By BosNewsLife Asia Correspondent Santosh Digal reporting from India

There has been previous anti-Christian violence in Orissa.

BHUBANESWAR, ORISSA (BosNewsLife)– A prominent rights activist of India’s main umbrella group of evangelical churches has been killed by suspected Hindu hardliners in the volatile state of Orissa, local Christians confirmed to BosNewsLife, Friday December 16.

Rabindra Kumar Parichha of the Evangelical Fellowship of India (EFI) was reportedly killed late Thursday, December 15, in the town of Bhanjanagar in Orissa’s Ganjam District.

Christians said Parichha was found with his throat cut and there were signs he had been shot in his stomach.

It was not immediately clear who was behind the killing, but missionary Markose K J, of the Catholic ‘Montfort Missionaries’ order, told BosNewsLife that the killing came amid threats by Hindu hardliners.

Manoj Pradhan, an Orissa legislator and leader of the Hindu nationalist Bharitya Janata Party (BJP), and followers were seen moving into several villages. They allegedly threatened to kill all Christian leaders in Orissa’s Kandhamal district, where over 100 people died in anti-Christian violence since August 2008.


There was no immediate comment from Pradhan, who has been investigated by prosecutors for his alleged involvement in arson and murder of local Christians.

Paricha was one of EFI’s leading advocates on behalf of Orissa Christians, including survivors of the recent violence.

He previously worked as the head of a council representing indigenous villagers, including of his village Bhaliapada, where he leaves behind a wife and family.

Paricha was the third Christian leader to be killed in Orissa this year. Pastor Saul Pradhan of Banjamaha village was Orissa’s first known Christian murdered in 2011, according to rights activists.

Police claimed he died due to “much alcohol and being out in the cold”, charges his family denied.

Another pastor, Minoketan Nayak of the village of Midiakia was killed in July, Christians said. Police added at the time he died “because of a bike accident.”

His supporters claimed the pastor was killed and accused police and local administration officials of refusing to properly investigate the case as they allegedly supported Hindu militants.


With Christmas approaching, Christians are “in panic” whether they will be next on the Hindu hardliners’ death list, said missionary Markose K J, who is also a social activist.

He said an organization linked to BJP has called for a Hindu ‘Bandh’, a form of Hindu protests, around Christmas from December 23 through December 27. “Memories of the horror during Christmas of 2007 are still fresh in the minds of Christians of Kandhamal” said Markose K J, referring to violence in which at least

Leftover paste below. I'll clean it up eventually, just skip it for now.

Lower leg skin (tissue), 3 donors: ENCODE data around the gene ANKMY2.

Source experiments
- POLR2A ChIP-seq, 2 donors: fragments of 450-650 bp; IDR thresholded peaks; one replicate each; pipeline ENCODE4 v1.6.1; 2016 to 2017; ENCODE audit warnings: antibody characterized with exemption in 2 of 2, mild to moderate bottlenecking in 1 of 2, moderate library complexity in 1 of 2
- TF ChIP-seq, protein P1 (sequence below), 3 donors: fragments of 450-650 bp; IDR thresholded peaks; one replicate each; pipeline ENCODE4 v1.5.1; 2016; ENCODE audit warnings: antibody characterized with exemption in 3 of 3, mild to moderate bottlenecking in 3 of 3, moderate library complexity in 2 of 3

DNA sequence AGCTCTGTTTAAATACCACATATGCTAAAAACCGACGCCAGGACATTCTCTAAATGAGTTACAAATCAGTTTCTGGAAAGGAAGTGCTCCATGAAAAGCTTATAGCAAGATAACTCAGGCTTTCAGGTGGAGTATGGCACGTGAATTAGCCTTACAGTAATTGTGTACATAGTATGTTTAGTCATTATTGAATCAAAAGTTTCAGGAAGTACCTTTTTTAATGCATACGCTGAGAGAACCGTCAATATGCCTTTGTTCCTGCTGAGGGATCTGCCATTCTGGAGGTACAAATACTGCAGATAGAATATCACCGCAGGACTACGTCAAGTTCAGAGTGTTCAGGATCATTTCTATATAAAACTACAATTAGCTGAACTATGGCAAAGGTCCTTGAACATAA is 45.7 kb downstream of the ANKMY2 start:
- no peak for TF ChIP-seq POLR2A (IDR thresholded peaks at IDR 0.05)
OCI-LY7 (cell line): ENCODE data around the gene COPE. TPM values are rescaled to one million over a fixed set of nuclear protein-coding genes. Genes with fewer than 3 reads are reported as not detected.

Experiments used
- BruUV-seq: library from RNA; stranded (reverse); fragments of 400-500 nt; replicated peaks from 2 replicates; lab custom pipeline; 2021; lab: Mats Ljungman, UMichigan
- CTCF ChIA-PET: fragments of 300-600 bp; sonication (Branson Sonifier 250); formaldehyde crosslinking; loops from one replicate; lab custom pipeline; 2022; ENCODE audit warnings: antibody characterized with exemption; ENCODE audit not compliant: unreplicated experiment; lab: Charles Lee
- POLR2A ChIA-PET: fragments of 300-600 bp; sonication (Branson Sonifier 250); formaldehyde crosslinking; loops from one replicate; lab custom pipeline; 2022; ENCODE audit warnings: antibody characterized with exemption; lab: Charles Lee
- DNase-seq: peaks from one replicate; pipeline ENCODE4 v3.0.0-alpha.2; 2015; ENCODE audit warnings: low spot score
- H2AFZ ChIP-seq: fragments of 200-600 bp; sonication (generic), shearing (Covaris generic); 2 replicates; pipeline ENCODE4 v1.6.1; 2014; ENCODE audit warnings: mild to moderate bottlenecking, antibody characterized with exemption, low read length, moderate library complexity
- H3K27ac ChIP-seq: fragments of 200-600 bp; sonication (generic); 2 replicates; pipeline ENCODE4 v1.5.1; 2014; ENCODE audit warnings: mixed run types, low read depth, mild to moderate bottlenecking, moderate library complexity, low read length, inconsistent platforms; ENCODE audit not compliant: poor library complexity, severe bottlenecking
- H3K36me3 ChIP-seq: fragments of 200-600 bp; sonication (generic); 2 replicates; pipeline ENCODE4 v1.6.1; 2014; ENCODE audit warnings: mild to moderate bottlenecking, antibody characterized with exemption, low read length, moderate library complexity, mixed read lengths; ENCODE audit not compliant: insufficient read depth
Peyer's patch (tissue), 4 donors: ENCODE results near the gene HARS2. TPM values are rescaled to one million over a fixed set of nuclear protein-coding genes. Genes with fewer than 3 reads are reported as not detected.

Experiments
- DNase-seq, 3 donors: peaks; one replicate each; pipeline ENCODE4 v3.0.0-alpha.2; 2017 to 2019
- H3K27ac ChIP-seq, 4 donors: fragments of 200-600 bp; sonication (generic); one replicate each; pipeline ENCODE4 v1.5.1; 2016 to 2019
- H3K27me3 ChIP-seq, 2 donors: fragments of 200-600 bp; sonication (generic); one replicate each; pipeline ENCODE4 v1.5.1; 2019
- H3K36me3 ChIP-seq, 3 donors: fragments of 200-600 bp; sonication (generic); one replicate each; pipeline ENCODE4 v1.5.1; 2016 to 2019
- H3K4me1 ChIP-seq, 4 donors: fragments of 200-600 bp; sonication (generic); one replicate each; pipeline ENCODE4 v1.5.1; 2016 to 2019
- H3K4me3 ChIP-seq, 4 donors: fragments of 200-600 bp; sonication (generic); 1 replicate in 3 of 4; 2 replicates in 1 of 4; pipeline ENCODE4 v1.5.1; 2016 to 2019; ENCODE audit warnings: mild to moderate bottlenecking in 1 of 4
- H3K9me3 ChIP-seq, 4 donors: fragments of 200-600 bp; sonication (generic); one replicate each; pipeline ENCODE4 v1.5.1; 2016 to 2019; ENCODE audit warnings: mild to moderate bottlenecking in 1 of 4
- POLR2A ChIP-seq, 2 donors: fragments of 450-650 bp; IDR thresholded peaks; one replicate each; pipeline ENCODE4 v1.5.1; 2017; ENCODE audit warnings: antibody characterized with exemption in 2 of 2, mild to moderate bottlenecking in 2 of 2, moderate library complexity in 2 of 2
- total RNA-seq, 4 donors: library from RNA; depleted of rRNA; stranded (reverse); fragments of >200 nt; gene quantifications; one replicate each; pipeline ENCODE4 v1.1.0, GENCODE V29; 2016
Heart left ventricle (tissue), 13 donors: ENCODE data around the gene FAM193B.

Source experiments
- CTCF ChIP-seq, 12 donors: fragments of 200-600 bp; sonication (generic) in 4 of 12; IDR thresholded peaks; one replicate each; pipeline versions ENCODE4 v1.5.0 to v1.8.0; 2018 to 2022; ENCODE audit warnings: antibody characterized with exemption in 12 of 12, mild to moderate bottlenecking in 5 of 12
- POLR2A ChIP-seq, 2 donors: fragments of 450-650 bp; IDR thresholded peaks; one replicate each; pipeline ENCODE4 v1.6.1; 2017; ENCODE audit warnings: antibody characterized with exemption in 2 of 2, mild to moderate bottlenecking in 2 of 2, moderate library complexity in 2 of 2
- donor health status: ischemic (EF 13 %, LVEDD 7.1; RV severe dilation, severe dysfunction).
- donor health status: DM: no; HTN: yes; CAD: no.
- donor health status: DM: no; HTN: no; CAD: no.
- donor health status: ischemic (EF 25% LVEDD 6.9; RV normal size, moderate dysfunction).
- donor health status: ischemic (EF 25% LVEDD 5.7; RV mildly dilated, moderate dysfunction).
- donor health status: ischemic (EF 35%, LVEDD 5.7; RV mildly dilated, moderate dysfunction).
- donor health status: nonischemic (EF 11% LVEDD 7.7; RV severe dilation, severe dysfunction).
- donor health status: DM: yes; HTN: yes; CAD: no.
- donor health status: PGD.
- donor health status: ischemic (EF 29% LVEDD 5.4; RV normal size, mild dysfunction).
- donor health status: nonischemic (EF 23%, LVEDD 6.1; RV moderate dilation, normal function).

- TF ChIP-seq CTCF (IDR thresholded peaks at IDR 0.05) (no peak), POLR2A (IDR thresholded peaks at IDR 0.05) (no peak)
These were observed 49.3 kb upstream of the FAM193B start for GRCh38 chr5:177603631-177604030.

9 Christians died.

There have also been massive Hindu rallies with hate speeches in July this year, he added.

Christians comprise just over 2 percent of India’s over 1 billion people, who are mainly Hindu.

However there has been growing concern among Hindu nationalist groups about the spread of Christianity, including among Dalits, viewed as the lowest caste in India’s ancient system of Hinduism.


There have been attacks across India against Christians, although Orissa became known for its particular violence against the minority.

Among other cases making headlines was the killing in 2009 of Australian missionary Graham Steines, 58, and his sons Philip, 9, and Timothy, 7. They were sleeping in their station wagon in Manoharpur village when they were attacked by a mob of Hindu extremists and burned alive inside their vehicle.

Staines had spent over 30 years working with leprosy sufferers in India.

His widow, Gladys Staines, said in recent interviews that she had forgiven the killers and that Christ was her companion.

“I feel sad that I do not have my husband to support me, to guard me,” she said, adding that “these are just momentary emotions” of sadness. “[I have] the hope of heaven and of being reunited with my husband and children in paradise and seeing the Father face to face. This guarantee fills me with consolation.” (With additional reporting by BosNewsLife’s Stefan J. Bos).


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